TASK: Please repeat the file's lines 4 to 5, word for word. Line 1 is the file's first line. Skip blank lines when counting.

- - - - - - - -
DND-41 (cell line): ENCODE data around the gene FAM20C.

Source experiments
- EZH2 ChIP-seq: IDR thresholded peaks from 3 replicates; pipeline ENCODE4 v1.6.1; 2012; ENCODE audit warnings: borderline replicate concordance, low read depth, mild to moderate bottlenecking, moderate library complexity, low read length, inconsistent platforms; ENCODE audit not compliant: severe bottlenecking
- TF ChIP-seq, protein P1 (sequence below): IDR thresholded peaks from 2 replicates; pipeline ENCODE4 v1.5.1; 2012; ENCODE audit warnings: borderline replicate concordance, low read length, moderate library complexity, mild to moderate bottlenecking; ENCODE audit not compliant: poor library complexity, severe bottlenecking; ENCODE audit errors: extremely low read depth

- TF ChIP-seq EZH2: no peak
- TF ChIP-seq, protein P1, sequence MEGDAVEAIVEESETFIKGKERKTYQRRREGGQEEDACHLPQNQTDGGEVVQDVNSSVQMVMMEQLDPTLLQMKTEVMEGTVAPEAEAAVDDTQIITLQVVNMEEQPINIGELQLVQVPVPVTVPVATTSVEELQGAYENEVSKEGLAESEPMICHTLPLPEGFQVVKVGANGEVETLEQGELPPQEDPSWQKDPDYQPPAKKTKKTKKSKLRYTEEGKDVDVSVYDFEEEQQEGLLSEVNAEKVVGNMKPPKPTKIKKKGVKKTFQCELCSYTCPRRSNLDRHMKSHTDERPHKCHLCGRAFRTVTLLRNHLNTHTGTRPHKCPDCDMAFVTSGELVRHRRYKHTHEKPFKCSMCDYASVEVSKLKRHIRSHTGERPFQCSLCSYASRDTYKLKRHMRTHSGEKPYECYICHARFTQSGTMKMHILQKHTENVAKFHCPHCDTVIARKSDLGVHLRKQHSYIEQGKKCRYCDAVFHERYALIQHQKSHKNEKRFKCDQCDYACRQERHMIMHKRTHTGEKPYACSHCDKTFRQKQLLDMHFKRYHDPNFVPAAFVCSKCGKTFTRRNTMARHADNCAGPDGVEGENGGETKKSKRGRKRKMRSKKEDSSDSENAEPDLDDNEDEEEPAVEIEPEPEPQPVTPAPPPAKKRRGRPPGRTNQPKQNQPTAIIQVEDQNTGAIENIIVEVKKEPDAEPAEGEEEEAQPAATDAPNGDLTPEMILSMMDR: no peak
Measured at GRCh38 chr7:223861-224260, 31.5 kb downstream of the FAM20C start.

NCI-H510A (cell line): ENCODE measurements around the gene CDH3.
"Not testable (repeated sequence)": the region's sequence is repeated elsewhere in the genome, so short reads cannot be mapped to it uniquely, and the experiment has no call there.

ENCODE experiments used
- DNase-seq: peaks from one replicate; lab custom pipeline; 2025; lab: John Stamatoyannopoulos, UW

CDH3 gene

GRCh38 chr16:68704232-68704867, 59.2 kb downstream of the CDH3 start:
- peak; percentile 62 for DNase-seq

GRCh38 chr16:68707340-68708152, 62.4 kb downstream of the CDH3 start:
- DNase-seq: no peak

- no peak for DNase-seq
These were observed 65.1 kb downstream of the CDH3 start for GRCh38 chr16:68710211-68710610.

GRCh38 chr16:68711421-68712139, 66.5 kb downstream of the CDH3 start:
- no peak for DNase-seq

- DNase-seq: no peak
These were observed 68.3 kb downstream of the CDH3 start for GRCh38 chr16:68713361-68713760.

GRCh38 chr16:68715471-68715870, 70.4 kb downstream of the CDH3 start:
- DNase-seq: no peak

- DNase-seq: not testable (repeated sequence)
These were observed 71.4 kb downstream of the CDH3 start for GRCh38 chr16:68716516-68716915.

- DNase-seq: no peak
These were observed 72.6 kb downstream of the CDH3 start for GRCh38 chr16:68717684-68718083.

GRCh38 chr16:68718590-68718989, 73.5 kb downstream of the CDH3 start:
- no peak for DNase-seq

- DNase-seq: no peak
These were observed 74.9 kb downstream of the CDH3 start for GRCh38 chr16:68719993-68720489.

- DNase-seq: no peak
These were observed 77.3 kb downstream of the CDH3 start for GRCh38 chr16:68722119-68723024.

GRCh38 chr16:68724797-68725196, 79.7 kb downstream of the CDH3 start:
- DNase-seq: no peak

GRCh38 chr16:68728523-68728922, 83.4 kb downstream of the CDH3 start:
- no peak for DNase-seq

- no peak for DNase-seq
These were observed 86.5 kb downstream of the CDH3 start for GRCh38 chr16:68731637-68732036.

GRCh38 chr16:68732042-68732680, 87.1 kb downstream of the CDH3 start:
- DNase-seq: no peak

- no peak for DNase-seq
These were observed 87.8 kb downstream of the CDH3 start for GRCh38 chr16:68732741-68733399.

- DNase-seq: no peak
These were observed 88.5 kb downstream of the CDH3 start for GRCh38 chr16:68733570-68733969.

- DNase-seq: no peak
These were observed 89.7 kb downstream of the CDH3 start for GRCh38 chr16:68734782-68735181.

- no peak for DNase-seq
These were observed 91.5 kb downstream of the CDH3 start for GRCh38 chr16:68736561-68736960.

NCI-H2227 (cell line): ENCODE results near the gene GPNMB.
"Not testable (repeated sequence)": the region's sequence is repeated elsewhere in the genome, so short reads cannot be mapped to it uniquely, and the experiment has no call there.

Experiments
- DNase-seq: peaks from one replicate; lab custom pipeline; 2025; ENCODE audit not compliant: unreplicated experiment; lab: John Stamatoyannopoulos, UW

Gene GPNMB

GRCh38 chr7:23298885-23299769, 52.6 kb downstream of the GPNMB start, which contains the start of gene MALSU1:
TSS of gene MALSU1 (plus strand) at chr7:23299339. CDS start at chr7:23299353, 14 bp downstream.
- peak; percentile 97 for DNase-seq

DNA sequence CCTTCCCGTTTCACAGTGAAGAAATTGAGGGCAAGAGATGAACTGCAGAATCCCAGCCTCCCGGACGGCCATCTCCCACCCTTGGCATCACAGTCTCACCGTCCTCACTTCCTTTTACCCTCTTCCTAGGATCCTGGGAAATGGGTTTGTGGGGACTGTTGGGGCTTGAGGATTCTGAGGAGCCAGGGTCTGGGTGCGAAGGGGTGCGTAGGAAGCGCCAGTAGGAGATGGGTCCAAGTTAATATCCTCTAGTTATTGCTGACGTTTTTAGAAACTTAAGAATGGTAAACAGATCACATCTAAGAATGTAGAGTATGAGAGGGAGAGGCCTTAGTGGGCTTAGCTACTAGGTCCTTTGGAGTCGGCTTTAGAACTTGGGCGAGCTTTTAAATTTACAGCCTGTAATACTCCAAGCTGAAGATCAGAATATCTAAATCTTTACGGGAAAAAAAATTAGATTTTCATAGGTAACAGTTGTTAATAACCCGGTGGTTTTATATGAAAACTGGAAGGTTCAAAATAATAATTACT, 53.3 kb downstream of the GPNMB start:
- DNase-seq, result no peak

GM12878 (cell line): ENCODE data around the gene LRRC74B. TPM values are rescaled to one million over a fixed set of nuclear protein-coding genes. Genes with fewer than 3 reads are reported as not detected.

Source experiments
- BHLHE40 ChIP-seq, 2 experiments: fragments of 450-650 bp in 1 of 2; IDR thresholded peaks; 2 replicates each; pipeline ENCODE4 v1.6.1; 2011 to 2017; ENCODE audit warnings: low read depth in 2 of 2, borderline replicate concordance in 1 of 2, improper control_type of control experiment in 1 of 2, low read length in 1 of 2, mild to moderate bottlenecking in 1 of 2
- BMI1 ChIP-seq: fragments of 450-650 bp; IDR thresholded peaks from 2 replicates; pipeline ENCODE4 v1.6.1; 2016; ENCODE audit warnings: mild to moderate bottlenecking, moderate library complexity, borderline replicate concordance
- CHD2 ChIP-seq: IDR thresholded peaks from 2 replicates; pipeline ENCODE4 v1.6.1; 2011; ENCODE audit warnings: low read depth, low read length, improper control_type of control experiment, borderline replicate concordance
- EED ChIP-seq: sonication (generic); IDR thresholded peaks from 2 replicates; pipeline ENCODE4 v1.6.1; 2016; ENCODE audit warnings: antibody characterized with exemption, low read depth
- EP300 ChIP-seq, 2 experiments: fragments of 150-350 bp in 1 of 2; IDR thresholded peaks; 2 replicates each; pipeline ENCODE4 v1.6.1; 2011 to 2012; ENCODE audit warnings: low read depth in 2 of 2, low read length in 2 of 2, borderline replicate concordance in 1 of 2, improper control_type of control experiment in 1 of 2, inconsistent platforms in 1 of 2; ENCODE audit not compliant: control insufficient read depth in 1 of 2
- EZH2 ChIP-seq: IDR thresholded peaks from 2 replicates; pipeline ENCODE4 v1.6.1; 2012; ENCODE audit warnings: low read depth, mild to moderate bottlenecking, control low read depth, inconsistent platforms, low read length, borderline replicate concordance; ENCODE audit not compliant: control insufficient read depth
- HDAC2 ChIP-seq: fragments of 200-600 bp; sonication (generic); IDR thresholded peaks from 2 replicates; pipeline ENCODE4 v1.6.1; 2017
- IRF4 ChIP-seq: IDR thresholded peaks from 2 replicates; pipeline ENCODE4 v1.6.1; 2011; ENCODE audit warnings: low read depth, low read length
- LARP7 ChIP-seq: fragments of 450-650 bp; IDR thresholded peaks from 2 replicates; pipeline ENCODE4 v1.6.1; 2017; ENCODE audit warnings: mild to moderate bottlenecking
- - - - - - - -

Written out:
- TF ChIP-seq, protein P1 (sequence below): IDR thresholded peaks from 2 replicates; pipeline ENCODE4 v1.5.1; 2012; ENCODE audit warnings: borderline replicate concordance, low read length, moderate library complexity, mild to moderate bottlenecking; ENCODE audit not compliant: poor library complexity, severe bottlenecking; ENCODE audit errors: extremely low read depth

- TF ChIP-seq EZH2: no peak